Reservoir Characterization of the Bakken Formation, Elm Coulee Field, Williston Basin, Montana
Aris Pramudito and Stephen Sonnenberg
Department of Geology, Colorado School of Mines, Golden, CO
Elm Coulee Field is one of the 20 largest oil fields in the United States and the highest producing onshore field found in the lower 48 states in the past 56 years. US Geological Survey estimates the resource for the Bakken formation to be 413 billion barrels (mean estimate). The Elm Coulee field, discovered in 2000, produced 15 mm bbl of oil through 2005 and is yielding nearly 50,000 BOPD. This production is about half Montana’s crude oil production.
The Bakken Formation consists of three members: upper, middle, and lower. The field produces from the middle dolomite member and is sourced from the upper and lower organic rich shale members. The three members onlap and pinch out towards the south-southwest in the field area. The thickness of middle Bakken ranges from 8 to 20 feet, with average porosity of 8 - 10% and average permeability of 0.05 md. The vertical depth of the middle Bakken ranges from 8,500’ - 10,500’.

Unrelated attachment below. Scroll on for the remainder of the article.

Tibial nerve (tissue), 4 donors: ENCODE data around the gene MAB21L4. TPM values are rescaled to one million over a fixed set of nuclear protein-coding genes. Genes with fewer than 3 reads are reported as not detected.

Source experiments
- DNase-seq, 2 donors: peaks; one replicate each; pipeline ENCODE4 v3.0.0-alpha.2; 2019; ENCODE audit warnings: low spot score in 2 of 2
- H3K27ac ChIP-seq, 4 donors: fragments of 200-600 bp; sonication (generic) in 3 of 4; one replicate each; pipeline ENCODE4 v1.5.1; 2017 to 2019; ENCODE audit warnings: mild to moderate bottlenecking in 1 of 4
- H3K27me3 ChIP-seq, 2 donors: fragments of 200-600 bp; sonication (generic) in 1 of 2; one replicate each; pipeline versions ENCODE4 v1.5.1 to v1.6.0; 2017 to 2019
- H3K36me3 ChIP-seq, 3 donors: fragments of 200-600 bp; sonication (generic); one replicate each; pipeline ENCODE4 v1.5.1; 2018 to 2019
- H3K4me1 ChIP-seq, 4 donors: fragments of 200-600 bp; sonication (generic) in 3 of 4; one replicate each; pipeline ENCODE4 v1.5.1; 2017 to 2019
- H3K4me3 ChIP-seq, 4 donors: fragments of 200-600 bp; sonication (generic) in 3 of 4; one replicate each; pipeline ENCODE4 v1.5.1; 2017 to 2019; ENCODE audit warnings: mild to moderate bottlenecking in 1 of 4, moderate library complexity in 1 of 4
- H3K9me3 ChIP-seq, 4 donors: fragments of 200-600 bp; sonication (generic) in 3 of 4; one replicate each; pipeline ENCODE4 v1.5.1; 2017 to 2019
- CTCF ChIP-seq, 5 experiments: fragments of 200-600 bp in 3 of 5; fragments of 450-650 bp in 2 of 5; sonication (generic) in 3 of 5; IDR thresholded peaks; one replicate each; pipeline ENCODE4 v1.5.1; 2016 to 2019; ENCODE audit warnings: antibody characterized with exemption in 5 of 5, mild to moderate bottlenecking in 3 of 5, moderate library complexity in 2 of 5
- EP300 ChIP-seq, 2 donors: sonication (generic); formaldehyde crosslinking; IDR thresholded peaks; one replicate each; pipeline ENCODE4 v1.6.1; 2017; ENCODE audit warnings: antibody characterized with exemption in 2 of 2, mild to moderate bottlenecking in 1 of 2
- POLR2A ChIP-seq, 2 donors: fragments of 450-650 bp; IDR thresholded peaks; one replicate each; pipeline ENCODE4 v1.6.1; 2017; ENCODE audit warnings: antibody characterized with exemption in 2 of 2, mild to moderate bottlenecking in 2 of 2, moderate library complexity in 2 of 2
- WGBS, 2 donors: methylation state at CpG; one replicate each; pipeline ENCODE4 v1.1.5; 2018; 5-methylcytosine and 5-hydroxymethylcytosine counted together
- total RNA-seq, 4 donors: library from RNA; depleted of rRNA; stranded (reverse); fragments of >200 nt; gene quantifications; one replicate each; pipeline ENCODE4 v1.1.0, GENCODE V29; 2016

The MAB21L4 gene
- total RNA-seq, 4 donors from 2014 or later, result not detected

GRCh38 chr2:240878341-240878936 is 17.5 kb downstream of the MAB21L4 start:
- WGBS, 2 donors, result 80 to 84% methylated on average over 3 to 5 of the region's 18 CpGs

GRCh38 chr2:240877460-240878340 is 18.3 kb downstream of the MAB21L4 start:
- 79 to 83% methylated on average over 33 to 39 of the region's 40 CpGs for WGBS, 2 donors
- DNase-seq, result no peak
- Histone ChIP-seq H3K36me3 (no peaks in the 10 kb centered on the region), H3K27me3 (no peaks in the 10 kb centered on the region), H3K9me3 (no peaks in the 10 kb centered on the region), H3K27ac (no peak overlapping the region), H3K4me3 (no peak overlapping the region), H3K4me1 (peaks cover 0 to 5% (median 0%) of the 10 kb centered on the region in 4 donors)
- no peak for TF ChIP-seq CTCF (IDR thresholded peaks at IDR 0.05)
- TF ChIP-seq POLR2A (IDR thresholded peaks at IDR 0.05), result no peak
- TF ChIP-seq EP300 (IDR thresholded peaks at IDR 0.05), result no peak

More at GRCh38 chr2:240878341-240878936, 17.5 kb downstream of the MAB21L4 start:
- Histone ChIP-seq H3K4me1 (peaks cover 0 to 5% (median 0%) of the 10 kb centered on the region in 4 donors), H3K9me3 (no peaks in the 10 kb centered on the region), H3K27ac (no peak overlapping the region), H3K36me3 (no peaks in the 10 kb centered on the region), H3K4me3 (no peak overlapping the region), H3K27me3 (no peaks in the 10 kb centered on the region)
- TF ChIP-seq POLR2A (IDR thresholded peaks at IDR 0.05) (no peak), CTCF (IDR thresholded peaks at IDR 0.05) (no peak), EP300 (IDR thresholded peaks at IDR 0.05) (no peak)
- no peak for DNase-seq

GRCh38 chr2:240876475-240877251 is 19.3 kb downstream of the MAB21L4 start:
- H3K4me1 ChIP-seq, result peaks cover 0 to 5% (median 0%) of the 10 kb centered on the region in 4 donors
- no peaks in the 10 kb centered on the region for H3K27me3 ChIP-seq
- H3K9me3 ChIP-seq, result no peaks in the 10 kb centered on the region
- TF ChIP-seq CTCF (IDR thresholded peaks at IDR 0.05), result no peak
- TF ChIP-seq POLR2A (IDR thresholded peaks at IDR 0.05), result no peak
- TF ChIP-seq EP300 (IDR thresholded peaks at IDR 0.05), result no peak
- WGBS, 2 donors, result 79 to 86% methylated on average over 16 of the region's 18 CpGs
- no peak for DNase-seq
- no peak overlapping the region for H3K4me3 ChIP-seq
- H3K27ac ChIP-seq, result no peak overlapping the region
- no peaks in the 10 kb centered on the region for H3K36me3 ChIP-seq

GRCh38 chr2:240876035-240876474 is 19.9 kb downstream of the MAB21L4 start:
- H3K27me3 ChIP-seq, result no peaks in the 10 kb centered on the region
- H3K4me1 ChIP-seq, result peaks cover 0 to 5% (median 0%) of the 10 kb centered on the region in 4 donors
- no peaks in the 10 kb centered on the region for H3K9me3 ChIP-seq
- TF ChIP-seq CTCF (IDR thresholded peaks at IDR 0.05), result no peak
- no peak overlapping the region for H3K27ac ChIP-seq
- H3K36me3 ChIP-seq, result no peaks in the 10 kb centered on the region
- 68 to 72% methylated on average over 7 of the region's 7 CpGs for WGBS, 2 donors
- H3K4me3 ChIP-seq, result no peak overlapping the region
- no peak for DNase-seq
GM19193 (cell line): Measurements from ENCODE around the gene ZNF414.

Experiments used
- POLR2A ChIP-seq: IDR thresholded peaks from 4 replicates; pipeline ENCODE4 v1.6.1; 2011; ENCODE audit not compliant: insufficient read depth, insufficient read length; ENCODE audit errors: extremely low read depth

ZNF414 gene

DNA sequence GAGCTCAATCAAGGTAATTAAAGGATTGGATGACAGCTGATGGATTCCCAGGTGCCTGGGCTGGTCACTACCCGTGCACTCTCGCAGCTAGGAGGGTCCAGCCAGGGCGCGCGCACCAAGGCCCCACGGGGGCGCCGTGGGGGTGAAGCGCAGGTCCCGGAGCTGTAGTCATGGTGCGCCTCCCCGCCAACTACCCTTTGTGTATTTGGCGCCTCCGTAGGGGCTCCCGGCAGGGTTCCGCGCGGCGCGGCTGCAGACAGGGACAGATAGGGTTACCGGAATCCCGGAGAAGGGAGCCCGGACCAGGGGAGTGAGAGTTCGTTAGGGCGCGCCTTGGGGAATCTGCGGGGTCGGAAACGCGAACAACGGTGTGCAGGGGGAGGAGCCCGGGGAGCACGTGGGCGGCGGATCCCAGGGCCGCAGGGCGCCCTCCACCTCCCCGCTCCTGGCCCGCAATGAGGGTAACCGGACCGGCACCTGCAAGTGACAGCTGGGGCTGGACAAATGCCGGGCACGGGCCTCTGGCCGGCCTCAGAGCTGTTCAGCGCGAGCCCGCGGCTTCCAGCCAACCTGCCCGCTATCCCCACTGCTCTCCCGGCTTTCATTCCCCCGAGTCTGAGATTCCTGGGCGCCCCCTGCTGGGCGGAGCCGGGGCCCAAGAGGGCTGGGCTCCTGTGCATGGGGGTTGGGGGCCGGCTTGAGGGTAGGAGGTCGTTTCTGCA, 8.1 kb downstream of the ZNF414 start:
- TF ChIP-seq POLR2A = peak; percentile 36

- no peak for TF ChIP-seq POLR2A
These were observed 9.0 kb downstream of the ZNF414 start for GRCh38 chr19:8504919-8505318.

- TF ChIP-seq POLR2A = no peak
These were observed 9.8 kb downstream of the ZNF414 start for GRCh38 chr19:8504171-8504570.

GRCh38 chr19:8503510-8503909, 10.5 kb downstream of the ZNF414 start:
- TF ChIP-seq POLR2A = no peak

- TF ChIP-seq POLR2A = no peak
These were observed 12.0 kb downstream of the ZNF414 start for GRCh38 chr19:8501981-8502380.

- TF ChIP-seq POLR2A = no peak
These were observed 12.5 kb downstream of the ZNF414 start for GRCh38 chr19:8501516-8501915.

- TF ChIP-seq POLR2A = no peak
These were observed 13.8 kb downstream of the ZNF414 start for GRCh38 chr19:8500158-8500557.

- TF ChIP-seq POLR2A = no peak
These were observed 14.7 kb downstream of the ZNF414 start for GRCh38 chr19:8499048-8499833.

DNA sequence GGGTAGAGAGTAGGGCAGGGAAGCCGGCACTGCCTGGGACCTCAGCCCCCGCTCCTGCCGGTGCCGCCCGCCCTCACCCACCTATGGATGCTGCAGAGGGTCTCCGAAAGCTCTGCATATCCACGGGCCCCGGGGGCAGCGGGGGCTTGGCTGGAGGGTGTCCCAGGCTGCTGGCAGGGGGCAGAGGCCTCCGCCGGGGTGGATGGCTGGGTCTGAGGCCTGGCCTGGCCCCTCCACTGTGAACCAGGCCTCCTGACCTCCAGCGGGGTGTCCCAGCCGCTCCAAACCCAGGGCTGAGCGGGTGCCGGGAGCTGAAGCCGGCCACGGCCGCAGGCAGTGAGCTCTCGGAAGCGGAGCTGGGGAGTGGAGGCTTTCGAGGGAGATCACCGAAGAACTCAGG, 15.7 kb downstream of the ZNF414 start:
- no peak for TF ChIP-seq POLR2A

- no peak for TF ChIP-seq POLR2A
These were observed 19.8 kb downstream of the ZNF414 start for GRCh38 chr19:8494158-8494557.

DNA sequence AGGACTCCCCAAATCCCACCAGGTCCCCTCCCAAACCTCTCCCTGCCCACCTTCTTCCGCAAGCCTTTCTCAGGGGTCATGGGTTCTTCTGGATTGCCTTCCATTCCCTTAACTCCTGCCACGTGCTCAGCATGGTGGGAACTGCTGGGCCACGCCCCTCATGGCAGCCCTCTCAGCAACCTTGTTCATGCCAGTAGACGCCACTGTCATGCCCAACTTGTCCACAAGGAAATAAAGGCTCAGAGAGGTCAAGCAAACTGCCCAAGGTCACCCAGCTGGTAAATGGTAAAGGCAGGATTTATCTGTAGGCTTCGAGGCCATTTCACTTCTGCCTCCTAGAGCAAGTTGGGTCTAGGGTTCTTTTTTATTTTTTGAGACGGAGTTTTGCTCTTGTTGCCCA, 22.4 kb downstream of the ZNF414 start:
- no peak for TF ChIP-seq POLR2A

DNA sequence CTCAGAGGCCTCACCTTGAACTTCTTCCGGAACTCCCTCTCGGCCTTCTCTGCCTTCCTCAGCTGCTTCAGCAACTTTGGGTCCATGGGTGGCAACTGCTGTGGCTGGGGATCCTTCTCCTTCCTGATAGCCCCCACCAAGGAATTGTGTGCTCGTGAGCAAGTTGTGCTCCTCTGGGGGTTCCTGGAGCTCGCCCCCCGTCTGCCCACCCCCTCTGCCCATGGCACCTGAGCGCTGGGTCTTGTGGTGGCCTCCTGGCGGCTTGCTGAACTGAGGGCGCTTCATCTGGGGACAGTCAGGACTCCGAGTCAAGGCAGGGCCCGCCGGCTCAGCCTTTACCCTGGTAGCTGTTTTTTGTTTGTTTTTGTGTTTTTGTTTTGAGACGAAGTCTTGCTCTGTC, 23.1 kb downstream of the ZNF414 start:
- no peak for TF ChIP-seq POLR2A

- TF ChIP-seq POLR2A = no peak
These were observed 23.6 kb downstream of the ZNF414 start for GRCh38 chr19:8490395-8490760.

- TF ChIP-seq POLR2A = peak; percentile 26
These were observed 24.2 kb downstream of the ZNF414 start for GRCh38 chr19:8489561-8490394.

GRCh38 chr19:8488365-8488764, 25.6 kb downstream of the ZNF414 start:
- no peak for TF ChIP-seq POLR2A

Horizontal drilling and fracturing stimulation of the horizontal legs are the main technologies in the Elm Coulee Field development. Currently there are approximately 350 horizontal development wells that have been drilled in the field.
An integrated reservoir characterization study by performing petrophysical analyses, petrography, and subsurface geological mapping, is being conducted in the Elm Coulee Field. Creating correlations between petrophysical properties and lithofacies is an essential product for future Elm Coulee development. The main deliverables will be a paleoenvironmental setting interpretation, reservoir connectivity, and reservoir quality determination, which lead to the creation of geologic models that will be applicable for the field in specific, Williston Basin in general, and also as an analog for other tight dolomite and shale reservoirs.
AAPG Search and Discovery Article #90092©2009 AAPG Rocky Mountain Section, July 9-11, 2008, Denver, Colorado